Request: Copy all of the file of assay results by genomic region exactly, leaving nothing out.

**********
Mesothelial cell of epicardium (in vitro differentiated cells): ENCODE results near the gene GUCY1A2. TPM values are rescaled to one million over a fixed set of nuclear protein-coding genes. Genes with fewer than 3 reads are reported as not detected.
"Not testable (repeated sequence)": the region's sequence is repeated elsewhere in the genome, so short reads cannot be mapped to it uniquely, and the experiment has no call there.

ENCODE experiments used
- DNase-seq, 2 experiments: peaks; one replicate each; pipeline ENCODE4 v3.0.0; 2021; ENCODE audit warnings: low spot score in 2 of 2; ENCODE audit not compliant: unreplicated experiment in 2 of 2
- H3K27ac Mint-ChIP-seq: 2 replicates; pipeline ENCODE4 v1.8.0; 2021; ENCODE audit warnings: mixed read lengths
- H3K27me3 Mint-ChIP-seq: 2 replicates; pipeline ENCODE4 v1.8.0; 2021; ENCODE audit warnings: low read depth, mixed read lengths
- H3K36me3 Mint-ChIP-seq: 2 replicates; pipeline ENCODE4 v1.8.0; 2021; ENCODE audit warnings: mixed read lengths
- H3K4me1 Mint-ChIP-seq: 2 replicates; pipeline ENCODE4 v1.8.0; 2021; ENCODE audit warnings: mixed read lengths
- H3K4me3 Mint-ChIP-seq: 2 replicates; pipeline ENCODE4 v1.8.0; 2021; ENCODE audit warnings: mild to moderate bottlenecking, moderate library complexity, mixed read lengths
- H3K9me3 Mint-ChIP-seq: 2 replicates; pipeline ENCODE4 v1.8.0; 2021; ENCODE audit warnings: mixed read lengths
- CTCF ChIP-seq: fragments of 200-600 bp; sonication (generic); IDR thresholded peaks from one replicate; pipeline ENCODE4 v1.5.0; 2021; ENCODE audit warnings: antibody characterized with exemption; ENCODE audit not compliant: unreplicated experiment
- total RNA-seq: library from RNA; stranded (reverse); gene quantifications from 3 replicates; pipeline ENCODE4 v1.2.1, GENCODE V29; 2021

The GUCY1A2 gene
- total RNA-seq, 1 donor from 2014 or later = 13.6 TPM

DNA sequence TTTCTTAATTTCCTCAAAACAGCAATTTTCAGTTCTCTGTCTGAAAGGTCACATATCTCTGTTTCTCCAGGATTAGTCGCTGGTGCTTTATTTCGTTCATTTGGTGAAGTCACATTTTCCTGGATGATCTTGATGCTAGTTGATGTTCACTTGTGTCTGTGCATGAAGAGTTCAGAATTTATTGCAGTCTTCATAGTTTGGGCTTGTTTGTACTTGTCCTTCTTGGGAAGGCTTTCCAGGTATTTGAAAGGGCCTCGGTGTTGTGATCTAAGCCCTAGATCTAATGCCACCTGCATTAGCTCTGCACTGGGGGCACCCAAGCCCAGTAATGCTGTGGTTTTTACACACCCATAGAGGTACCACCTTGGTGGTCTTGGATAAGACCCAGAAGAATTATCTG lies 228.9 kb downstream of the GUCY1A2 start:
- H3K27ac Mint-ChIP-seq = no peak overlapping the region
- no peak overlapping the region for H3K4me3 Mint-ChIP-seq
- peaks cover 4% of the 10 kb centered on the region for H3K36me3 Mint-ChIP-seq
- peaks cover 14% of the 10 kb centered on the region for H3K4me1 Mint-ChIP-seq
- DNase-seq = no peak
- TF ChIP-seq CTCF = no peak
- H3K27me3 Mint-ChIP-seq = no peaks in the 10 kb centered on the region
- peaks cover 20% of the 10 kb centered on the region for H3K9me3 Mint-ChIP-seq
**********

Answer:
Mesothelial cell of epicardium (in vitro differentiated cells): ENCODE results near the gene GUCY1A2. TPM values are rescaled to one million over a fixed set of nuclear protein-coding genes. Genes with fewer than 3 reads are reported as not detected.
"Not testable (repeated sequence)": the region's sequence is repeated elsewhere in the genome, so short reads cannot be mapped to it uniquely, and the experiment has no call there.

ENCODE experiments used
- DNase-seq, 2 experiments: peaks; one replicate each; pipeline ENCODE4 v3.0.0; 2021; ENCODE audit warnings: low spot score in 2 of 2; ENCODE audit not compliant: unreplicated experiment in 2 of 2
- H3K27ac Mint-ChIP-seq: 2 replicates; pipeline ENCODE4 v1.8.0; 2021; ENCODE audit warnings: mixed read lengths
- H3K27me3 Mint-ChIP-seq: 2 replicates; pipeline ENCODE4 v1.8.0; 2021; ENCODE audit warnings: low read depth, mixed read lengths
- H3K36me3 Mint-ChIP-seq: 2 replicates; pipeline ENCODE4 v1.8.0; 2021; ENCODE audit warnings: mixed read lengths
- H3K4me1 Mint-ChIP-seq: 2 replicates; pipeline ENCODE4 v1.8.0; 2021; ENCODE audit warnings: mixed read lengths
- H3K4me3 Mint-ChIP-seq: 2 replicates; pipeline ENCODE4 v1.8.0; 2021; ENCODE audit warnings: mild to moderate bottlenecking, moderate library complexity, mixed read lengths
- H3K9me3 Mint-ChIP-seq: 2 replicates; pipeline ENCODE4 v1.8.0; 2021; ENCODE audit warnings: mixed read lengths
- CTCF ChIP-seq: fragments of 200-600 bp; sonication (generic); IDR thresholded peaks from one replicate; pipeline ENCODE4 v1.5.0; 2021; ENCODE audit warnings: antibody characterized with exemption; ENCODE audit not compliant: unreplicated experiment
- total RNA-seq: library from RNA; stranded (reverse); gene quantifications from 3 replicates; pipeline ENCODE4 v1.2.1, GENCODE V29; 2021

The GUCY1A2 gene
- total RNA-seq, 1 donor from 2014 or later = 13.6 TPM

DNA sequence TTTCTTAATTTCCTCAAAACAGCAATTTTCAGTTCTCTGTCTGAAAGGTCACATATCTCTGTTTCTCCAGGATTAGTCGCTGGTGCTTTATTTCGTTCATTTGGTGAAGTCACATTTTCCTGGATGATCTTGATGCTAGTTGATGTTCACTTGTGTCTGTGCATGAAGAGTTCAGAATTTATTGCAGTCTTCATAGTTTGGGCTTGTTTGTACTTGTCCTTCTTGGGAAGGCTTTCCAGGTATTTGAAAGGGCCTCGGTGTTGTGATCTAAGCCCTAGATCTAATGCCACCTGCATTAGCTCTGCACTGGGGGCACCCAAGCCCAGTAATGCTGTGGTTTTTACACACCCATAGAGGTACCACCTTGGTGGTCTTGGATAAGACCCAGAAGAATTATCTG lies 228.9 kb downstream of the GUCY1A2 start:
- H3K27ac Mint-ChIP-seq = no peak overlapping the region
- no peak overlapping the region for H3K4me3 Mint-ChIP-seq
- peaks cover 4% of the 10 kb centered on the region for H3K36me3 Mint-ChIP-seq
- peaks cover 14% of the 10 kb centered on the region for H3K4me1 Mint-ChIP-seq
- DNase-seq = no peak
- TF ChIP-seq CTCF = no peak
- H3K27me3 Mint-ChIP-seq = no peaks in the 10 kb centered on the region
- peaks cover 20% of the 10 kb centered on the region for H3K9me3 Mint-ChIP-seq